Hosni Mubarak's former intelligence chief said his bid for the presidency does not have the support of Egypt's military rulers and accused Islamists of sending him death threats.

Omar Suleiman, 74, announced his candidacy on Friday and collected around 72,000 signatures of eligible voters in one day, more than twice the 30,000 required.

"The supreme council has no relation, neither negatively nor positively, with my decision to join the race for the presidency," Mr Suleiman said.

"As soon as my nomination for the presidency was announced, I received on my personal mobile and through some people close to me death threats and messages saying 'we will take revenge' from members of the Muslim Brotherhood and other Islamist groups."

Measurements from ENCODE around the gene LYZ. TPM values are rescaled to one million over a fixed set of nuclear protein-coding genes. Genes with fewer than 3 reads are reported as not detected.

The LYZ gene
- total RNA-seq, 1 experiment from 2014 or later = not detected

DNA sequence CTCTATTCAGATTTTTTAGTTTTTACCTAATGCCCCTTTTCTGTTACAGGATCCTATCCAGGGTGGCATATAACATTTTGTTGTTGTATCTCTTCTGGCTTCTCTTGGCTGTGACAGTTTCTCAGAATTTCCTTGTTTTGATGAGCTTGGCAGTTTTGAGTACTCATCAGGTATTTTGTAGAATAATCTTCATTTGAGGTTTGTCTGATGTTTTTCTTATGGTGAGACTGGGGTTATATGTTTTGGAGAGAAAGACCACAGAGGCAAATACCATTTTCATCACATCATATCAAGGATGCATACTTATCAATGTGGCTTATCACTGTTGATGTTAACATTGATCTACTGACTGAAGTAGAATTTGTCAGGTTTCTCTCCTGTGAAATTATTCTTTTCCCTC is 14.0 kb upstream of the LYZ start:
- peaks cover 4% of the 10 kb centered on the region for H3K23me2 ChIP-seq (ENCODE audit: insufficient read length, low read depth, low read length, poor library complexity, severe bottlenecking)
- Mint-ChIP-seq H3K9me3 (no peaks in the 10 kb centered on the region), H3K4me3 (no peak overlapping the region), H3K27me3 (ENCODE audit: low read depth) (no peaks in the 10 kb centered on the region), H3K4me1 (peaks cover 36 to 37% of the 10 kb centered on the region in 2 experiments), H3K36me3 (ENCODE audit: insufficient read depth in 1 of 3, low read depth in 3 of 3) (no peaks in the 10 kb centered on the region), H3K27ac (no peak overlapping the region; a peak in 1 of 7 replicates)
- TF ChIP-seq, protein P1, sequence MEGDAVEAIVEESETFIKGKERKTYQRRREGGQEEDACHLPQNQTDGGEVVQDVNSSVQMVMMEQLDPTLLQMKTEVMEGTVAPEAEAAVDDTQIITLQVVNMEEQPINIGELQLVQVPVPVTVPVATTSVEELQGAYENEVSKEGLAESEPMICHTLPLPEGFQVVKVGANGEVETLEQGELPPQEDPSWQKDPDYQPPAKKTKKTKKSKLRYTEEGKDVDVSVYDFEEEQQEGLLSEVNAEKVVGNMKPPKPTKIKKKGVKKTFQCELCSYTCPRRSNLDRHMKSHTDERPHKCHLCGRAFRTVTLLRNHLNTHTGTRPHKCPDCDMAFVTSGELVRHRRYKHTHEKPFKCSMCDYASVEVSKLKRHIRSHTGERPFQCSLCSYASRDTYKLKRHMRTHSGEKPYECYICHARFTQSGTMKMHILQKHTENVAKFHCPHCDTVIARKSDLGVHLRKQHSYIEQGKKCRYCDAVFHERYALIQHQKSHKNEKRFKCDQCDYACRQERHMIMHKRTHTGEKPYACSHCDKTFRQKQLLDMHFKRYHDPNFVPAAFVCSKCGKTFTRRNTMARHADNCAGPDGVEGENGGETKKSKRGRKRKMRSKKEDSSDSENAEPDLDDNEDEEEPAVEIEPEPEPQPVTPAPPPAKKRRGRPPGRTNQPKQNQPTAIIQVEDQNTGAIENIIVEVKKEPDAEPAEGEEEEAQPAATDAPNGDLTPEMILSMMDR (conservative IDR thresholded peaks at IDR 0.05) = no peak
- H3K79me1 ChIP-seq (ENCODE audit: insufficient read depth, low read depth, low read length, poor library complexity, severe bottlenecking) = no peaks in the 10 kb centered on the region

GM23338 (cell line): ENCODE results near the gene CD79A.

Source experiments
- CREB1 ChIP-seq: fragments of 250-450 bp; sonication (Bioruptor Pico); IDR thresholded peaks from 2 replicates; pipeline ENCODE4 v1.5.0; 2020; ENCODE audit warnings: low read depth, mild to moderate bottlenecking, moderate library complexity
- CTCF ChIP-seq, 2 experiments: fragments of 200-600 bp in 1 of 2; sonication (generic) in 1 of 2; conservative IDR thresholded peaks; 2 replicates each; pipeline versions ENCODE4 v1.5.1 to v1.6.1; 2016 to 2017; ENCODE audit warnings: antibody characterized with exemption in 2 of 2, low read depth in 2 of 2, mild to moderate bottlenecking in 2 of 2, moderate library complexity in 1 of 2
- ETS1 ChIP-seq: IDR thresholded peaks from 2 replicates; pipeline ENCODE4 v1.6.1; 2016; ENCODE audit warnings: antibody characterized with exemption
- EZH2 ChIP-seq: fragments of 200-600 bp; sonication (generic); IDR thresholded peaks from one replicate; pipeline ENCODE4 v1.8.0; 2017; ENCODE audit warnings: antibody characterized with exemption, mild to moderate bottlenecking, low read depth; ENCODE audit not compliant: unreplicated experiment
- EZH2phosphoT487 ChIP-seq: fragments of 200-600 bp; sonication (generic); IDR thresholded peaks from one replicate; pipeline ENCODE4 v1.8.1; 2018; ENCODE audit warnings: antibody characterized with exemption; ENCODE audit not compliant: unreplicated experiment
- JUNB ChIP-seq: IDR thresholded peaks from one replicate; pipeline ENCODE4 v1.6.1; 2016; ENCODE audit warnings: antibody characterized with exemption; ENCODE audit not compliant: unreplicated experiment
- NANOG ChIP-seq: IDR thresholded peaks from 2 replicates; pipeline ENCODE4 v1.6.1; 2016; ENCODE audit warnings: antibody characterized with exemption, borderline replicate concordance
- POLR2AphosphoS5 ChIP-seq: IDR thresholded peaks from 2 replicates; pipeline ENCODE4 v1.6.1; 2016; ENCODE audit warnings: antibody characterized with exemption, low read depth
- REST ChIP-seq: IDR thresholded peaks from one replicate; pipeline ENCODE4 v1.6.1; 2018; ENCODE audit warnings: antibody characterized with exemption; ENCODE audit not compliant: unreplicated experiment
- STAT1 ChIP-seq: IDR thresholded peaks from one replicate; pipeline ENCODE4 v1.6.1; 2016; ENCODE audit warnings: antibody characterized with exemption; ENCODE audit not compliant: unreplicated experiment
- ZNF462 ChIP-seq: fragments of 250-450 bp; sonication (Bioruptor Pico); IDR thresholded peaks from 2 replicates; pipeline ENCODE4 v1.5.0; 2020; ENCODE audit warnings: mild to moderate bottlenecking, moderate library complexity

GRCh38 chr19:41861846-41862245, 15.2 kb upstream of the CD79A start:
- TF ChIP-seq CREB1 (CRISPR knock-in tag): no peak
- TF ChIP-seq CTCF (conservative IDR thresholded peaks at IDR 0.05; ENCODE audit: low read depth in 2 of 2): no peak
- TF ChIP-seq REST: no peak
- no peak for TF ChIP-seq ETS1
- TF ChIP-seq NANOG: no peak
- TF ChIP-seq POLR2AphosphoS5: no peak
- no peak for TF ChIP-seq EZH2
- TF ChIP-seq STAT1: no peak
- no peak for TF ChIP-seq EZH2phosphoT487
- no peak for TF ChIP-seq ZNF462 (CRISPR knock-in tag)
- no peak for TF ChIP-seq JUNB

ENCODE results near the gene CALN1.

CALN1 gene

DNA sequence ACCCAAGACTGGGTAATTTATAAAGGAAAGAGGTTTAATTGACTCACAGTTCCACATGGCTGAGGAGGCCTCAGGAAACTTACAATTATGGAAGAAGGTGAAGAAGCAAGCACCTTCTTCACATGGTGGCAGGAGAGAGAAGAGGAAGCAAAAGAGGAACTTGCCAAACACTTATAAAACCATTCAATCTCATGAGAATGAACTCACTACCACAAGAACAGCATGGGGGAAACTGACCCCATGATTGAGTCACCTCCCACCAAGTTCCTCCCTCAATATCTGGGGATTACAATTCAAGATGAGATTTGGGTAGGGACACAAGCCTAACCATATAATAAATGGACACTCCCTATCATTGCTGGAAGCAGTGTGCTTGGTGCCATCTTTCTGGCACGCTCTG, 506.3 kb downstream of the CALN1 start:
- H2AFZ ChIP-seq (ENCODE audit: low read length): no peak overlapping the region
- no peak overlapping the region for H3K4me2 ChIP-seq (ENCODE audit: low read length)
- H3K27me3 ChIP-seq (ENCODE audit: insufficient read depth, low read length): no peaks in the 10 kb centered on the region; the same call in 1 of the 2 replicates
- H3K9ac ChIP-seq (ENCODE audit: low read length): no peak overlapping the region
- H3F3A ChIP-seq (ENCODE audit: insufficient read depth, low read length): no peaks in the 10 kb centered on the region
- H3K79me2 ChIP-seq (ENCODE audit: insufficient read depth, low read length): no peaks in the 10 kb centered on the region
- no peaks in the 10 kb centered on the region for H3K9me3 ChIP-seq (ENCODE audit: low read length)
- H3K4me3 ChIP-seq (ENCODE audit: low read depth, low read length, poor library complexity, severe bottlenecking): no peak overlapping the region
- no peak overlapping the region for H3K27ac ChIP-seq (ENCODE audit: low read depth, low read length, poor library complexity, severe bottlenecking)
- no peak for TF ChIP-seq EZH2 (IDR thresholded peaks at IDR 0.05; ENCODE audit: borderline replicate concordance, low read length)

Mr Suleiman, made vice-president by Mubarak in the last days of his three-decade rule, symbolises that era's tough security regime and poses a threat to Islamists, who were routinely harassed and arrested during Mubarak's era, and to liberals, who spearheaded Mubarak's ouster. But his candidacy might appeal to some Egyptians hoping for an end to political instability.

The Muslim Brotherhood, the Islamist movement now in control of a Parliament majority, has meanwhile broken a pledge not to field a candidate and nominated its deputy leader, Khairat al Shater, for head of state.

If he were to win, Mr Suleiman said he would not interfere in the trials of any of the members of the former regime. Mubarak and some of his top officials are on trial for charges related to the death of over 800 protesters in the uprising and for corruption.